Overnight Regulation: OSHA silica rule coming soon

Welcome to Overnight Regulation, a daily rundown of news from Capitol Hill, the federal agencies and beyond. It's Tuesday evening here in Washington, where the Japanese Embassy is organizing a trip with more than two dozen Hispanic leaders to the pacific nation just in time for the cherry blossoms. Here's the latest.

 

THE BIG STORY:

The Labor Department is preparing to issue controversial silica protections for workers.

After years of delay, the Labor Department could finalize the silica rules as early as this week, after they were quietly approved by the White House's Office of Management and Budget (OMB) on Monday.

One source speculated the Labor Department will announce the silica rule on Thursday.

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The final rules have not yet been revealed to the public, but the proposed regulation called for manufacturers to cut in half workers' exposure to silica dust, which has been linked to cancer.

The Labor Department's Occupational Safety and Health Administration (OSHA) is facing criticism from all sides -- unions, industry, and workplace safety and health groups -- over the silica rule.

Labor, safety, and health groups say the silica rules have been on hold for far too long, but industry officials say they will hurt business.

The silica rules have not been updated since they were originally issued in the 1970s, sources say.

OSHA sent the proposed rule to the White House in February 2011, but waited more than two years for the OMB to complete its review. After a lengthy comment period and a series of public hearings, the rule was sent back to the White House last December.

Now that the OMB has approved the final rule, OSHA is free to release it at any time.

Amit Narang, the regulatory director at the left-leaning Public Citizen, called the delay "worrisome."

"This rule is badly outdated," he said. 

"Everyone who has worked on this issue has been frustrated by the delays and the slowness of the process," said Peg Seminario, the AFL-CIO's director of safety and health. "But we're thrilled that it's finally coming out."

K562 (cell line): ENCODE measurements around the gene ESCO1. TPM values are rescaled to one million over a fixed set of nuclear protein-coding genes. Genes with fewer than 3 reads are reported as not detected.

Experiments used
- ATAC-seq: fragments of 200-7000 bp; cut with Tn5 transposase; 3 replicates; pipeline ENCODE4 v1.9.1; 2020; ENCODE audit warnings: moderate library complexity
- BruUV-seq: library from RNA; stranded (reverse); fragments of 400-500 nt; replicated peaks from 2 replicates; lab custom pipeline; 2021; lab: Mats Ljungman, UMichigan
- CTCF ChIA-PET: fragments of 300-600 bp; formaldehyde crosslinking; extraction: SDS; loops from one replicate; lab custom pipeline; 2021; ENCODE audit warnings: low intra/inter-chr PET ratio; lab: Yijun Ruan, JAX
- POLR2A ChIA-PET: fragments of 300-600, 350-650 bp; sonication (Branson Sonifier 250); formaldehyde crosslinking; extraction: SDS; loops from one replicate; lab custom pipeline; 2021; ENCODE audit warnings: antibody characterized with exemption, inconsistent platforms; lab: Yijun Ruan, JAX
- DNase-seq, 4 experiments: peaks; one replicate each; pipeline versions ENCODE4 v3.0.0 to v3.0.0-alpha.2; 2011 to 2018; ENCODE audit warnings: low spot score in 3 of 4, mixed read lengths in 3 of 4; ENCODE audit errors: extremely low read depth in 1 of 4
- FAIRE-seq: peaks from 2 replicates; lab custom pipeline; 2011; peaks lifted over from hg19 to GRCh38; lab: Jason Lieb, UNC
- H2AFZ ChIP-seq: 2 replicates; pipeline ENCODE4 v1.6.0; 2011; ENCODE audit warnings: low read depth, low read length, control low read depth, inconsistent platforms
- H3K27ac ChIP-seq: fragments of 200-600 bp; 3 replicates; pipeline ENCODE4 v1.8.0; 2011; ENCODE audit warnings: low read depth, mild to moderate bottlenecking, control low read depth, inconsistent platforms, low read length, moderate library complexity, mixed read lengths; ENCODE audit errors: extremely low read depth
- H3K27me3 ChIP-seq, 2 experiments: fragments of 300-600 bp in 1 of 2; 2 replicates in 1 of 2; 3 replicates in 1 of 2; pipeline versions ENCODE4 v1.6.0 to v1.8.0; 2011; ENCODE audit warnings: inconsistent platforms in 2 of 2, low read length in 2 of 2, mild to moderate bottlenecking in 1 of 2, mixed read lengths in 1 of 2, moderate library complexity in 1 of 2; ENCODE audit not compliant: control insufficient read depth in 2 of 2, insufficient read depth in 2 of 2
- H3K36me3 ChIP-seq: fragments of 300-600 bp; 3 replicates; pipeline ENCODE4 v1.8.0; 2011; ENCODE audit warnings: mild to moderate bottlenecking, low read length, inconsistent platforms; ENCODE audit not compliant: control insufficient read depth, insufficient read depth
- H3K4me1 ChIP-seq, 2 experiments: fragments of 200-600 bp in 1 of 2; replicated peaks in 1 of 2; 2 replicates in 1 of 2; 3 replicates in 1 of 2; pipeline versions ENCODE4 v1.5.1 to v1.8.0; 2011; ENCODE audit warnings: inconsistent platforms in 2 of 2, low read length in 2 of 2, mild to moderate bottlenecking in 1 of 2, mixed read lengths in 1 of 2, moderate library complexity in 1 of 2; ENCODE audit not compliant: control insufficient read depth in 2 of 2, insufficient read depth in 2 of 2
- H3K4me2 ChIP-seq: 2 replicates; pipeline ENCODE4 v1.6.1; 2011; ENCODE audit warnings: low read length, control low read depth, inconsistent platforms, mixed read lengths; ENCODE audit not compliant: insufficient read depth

The Labor Department did not immediately respond to a request for comment. http://bit.ly/1XKQ5dx

 

ON TAP FOR WEDNESDAY

The House Oversight and Government Reform Subcommittee on the Interior will hold a hearing to examine the Bureau of Land Management's Public Lands Leasing. http://1.usa.gov/1ZpwLUM

The House Foreign Affairs Committee will hold a hearing on the administration's plan to close the Guantanamo Bay Detention Facility. http://1.usa.gov/1pNVUw1

The House Science, Space and Technology Subcommittee on Environment will hold a hearing to examine EPA's regional haze program. http://1.usa.gov/1ReiyIp

 

TOMORROW'S REGS TODAY

The Obama administration will publish 206 new regulations, proposed rules, notices and other administrative actions in Wednesday's edition of the Federal Register.

--The Consumer Product Safety Commission (CPSC) will issue new glazing standards.

The safety standards will apply to the use of architectural glazing materials that are used around household doors and bathtubs. It will affect the test procedures for glazing materials.

The new rules go into effect in 30 days. http://bit.ly/1PpFK0M

--The U.S. Department of Agriculture (USDA) will issue new income eligibility requirements for school meal programs.

The USDA's Food and Nutrition Service (FNS) runs the school meal programs for children from low-income families. It is updating the income requirements to "direct benefits to those children most in need."

The new income requirements will apply during the coming school year, and go into effect starting July 1, 2016. http://bit.ly/1UDcxqZ

--The National Marine Fisheries Service (NMFS) will issue new rules to protect dolphins from tuna fishing boats.

Tuna fisheries that use "dolphin-safe labels" will face new certification requirements that take into account the mortality and injury rate of dolphins.

The changes go into effect immediately. http://bit.ly/1RiUgJV

 

NEWS RIGHT NOW 

FCC's Lifeline expansion could see changes before vote http://bit.ly/1WGpjTs

Supreme Court considers restructuring Puerto Rico debts http://bit.ly/1SfOY43

FDA toughens safety labels painkillers http://bit.ly/1U62quY

FTC Commissioner to resign at the end of the month http://bit.ly/1LEU4rx

Supreme Court sides with Alaskan moose hunter in hovercraft case http://bit.ly/22ugZNB

Supreme Court upholds judgment against Tyson Foods http://bit.ly/25kak7u

Feds defend fracking rule against judicial hold - http://bit.ly/1LEYkY6

In criminal rulings, Garland's record is not so liberal - The New York Times http://nyti.ms/21FXUCh

U.S. giving more ex-felons voting rights back - Reuters http://reut.rs/25j1Opq

 

BY THE NUMBERS

$72 billion: Puerto Rico's total debt.

$20 billion: Debt Puerto Rico's utilities hold. 

$5.8 million: Lower court award for Tyson Foods workers in a class-action suit upheld by the Supreme Court Tuesday.

 

QUOTE OF THE DAY

"This rule is badly outdated," -- Amit Narang, regulatory director at Public Citizen, speaking about the Labor Department's silica rule. http://bit.ly/1XKQ5dx

 

We'll work to stay on top of these and other stories throughout the week, so check The Hill's Regulation page (http://thehill.com/regulation) early and often for the latest. And send any comments, complaints or regulatory news tips our way, tdevaney@thehill.com or lwheeler@thehill.com. And follow us at @timdevaney and @wheelerlydia.

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